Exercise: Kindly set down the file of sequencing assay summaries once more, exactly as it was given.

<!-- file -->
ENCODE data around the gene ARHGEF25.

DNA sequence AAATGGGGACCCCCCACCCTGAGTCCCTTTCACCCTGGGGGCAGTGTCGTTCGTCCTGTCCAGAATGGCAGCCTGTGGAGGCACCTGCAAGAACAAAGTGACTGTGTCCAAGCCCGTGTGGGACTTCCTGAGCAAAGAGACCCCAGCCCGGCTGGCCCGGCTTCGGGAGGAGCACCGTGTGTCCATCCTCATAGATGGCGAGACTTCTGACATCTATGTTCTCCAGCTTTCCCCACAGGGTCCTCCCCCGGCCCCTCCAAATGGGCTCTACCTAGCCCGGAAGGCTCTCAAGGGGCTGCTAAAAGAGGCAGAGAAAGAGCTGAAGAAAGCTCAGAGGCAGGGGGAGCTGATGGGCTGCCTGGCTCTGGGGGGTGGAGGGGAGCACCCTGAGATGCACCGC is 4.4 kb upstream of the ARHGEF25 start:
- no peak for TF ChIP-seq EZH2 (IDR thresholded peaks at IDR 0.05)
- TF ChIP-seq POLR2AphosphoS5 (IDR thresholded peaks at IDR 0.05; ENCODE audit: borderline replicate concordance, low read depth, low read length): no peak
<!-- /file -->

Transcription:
ENCODE data around the gene ARHGEF25.

DNA sequence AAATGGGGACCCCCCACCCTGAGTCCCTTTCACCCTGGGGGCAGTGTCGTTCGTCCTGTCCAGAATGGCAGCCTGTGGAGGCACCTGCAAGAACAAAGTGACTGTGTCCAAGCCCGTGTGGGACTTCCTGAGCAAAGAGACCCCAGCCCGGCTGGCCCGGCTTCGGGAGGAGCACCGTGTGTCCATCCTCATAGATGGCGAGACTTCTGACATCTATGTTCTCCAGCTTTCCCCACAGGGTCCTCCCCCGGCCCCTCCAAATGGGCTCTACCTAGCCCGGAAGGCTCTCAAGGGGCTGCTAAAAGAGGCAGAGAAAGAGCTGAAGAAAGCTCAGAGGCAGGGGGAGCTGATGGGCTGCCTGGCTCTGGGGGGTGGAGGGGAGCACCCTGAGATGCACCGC is 4.4 kb upstream of the ARHGEF25 start:
- no peak for TF ChIP-seq EZH2 (IDR thresholded peaks at IDR 0.05)
- TF ChIP-seq POLR2AphosphoS5 (IDR thresholded peaks at IDR 0.05; ENCODE audit: borderline replicate concordance, low read depth, low read length): no peak